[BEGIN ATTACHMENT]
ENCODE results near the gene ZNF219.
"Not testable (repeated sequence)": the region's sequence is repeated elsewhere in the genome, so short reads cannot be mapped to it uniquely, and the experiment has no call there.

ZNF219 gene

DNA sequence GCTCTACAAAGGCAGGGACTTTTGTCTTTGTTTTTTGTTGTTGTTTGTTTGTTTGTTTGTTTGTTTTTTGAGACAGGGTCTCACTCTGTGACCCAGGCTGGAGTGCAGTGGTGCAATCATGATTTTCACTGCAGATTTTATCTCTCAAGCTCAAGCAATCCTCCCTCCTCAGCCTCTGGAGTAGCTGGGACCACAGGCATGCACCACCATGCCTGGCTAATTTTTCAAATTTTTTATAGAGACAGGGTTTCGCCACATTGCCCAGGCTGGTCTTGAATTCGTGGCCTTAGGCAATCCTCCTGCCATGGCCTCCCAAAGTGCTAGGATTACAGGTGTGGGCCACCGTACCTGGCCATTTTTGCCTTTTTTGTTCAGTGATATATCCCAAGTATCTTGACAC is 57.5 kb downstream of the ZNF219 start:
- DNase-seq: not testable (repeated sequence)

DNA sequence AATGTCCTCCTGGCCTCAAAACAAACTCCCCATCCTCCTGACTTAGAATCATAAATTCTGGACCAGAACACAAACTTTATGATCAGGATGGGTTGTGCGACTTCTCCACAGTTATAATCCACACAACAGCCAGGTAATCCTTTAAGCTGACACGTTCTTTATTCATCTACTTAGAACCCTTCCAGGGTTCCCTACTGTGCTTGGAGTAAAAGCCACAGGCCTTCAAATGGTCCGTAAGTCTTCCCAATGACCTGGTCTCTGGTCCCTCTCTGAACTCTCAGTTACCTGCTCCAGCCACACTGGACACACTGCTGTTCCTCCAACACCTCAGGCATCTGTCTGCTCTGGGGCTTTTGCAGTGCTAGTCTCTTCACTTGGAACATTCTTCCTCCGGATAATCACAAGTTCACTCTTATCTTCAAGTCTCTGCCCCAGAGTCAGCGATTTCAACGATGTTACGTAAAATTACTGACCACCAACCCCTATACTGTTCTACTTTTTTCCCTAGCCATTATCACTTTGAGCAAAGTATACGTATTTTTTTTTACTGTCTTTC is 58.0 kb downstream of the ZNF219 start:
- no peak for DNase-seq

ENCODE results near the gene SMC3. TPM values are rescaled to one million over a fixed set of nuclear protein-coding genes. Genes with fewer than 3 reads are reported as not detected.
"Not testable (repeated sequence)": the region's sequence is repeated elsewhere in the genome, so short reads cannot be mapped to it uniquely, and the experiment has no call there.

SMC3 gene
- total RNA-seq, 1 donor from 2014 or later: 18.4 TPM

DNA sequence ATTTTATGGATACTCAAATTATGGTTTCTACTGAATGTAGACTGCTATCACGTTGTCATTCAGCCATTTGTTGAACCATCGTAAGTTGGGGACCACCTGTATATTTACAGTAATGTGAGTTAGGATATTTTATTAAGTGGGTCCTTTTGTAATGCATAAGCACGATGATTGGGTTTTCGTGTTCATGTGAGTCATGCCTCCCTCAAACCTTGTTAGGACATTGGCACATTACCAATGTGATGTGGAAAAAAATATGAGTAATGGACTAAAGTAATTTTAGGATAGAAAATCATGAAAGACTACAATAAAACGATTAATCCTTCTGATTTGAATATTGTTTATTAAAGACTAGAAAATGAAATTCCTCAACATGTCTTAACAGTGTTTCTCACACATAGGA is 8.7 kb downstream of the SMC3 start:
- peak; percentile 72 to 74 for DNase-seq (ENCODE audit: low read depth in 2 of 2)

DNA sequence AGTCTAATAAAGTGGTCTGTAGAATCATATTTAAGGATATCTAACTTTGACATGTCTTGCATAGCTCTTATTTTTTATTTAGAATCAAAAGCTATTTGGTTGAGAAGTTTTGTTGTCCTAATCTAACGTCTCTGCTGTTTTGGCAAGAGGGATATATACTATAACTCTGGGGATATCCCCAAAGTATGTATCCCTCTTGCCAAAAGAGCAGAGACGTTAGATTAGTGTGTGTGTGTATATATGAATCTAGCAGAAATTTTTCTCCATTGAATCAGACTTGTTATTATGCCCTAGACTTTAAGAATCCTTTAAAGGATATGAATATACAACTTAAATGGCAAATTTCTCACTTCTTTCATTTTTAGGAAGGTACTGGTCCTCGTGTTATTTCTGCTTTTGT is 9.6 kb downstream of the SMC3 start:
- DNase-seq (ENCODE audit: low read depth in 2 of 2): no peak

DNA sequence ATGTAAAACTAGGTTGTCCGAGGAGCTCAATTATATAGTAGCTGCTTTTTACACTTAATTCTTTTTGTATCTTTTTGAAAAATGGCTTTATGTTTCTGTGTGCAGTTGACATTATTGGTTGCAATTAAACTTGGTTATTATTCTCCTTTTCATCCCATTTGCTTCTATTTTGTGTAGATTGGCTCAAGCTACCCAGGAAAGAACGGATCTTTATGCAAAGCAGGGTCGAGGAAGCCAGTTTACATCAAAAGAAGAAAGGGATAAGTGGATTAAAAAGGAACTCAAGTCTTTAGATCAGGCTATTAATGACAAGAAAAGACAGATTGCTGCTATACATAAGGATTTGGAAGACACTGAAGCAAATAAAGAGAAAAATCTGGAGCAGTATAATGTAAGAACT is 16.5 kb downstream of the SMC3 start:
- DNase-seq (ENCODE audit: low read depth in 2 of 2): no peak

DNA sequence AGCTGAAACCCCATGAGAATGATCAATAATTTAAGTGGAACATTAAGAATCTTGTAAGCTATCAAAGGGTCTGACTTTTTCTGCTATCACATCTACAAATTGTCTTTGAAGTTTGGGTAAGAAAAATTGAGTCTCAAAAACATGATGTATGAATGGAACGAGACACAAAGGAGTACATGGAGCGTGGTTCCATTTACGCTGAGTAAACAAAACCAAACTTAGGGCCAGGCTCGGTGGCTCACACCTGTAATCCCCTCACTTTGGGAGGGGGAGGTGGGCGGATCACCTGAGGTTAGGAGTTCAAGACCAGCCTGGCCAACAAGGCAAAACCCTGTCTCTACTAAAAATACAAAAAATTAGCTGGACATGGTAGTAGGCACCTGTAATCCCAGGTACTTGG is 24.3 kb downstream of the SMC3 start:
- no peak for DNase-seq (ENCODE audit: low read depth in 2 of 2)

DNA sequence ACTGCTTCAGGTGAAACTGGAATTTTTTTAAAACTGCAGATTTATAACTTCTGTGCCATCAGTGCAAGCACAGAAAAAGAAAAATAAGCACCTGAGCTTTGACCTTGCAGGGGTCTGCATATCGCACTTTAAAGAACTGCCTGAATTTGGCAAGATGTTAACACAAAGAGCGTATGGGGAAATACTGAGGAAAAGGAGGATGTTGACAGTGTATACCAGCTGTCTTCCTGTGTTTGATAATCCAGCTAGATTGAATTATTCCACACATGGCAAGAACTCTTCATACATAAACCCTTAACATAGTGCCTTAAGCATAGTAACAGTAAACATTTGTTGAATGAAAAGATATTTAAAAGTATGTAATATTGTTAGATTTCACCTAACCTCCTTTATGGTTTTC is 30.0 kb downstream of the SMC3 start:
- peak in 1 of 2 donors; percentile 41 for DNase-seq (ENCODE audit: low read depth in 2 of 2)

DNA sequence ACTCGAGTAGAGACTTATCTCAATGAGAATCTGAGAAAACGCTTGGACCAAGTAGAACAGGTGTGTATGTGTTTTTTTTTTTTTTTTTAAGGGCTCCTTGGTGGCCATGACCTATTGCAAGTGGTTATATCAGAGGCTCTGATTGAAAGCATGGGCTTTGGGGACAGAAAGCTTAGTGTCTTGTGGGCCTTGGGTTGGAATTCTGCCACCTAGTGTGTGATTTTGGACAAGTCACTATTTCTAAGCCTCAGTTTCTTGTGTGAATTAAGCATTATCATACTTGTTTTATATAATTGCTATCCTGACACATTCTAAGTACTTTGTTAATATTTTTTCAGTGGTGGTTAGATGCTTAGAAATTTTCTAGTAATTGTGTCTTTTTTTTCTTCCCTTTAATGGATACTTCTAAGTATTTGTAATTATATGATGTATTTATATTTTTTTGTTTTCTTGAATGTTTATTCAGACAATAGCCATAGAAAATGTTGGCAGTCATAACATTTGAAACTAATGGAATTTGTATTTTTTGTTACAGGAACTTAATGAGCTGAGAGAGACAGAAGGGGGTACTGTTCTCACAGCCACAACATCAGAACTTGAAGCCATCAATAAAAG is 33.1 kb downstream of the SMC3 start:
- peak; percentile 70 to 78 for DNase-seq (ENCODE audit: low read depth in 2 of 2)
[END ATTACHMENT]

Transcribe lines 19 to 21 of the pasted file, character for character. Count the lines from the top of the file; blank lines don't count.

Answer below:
- no peak for DNase-seq (ENCODE audit: low read depth in 2 of 2)

DNA sequence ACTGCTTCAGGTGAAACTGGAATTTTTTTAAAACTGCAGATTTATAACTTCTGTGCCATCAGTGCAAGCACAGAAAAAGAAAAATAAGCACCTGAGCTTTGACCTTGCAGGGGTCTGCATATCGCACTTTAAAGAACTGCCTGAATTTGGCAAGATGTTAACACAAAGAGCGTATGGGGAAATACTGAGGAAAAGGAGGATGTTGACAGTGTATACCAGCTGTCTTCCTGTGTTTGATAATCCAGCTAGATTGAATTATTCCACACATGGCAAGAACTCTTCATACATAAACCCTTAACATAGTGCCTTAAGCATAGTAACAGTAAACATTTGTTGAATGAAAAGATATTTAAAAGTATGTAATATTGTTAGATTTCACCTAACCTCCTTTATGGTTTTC is 30.0 kb downstream of the SMC3 start:
- peak in 1 of 2 donors; percentile 41 for DNase-seq (ENCODE audit: low read depth in 2 of 2)